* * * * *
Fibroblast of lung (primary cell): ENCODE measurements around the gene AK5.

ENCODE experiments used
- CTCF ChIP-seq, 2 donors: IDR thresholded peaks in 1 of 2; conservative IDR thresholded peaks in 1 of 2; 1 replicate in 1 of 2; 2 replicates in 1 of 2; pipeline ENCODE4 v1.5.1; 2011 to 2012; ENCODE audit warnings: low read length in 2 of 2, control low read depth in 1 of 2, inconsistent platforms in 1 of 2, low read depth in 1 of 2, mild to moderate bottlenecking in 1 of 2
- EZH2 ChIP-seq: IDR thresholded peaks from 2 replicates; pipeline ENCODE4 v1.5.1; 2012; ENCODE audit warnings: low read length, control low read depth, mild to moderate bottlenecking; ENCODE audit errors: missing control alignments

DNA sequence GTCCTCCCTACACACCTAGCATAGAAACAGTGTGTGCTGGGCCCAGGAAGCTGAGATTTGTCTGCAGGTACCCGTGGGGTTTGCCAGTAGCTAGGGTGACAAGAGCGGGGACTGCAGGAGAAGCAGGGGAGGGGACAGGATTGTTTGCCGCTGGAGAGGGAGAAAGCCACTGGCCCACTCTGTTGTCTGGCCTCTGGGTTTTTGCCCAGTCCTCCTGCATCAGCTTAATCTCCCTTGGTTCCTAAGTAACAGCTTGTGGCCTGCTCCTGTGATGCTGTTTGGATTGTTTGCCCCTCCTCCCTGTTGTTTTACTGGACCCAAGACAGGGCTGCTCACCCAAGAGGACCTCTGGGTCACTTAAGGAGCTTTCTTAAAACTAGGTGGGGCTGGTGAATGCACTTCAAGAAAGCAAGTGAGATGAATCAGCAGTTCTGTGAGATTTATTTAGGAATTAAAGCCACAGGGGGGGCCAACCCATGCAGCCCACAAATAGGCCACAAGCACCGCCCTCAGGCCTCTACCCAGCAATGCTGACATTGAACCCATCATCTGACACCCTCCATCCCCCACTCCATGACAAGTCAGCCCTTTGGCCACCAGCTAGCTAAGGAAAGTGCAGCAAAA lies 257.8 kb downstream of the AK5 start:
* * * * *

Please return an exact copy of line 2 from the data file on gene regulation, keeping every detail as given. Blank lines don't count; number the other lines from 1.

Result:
ENCODE experiments used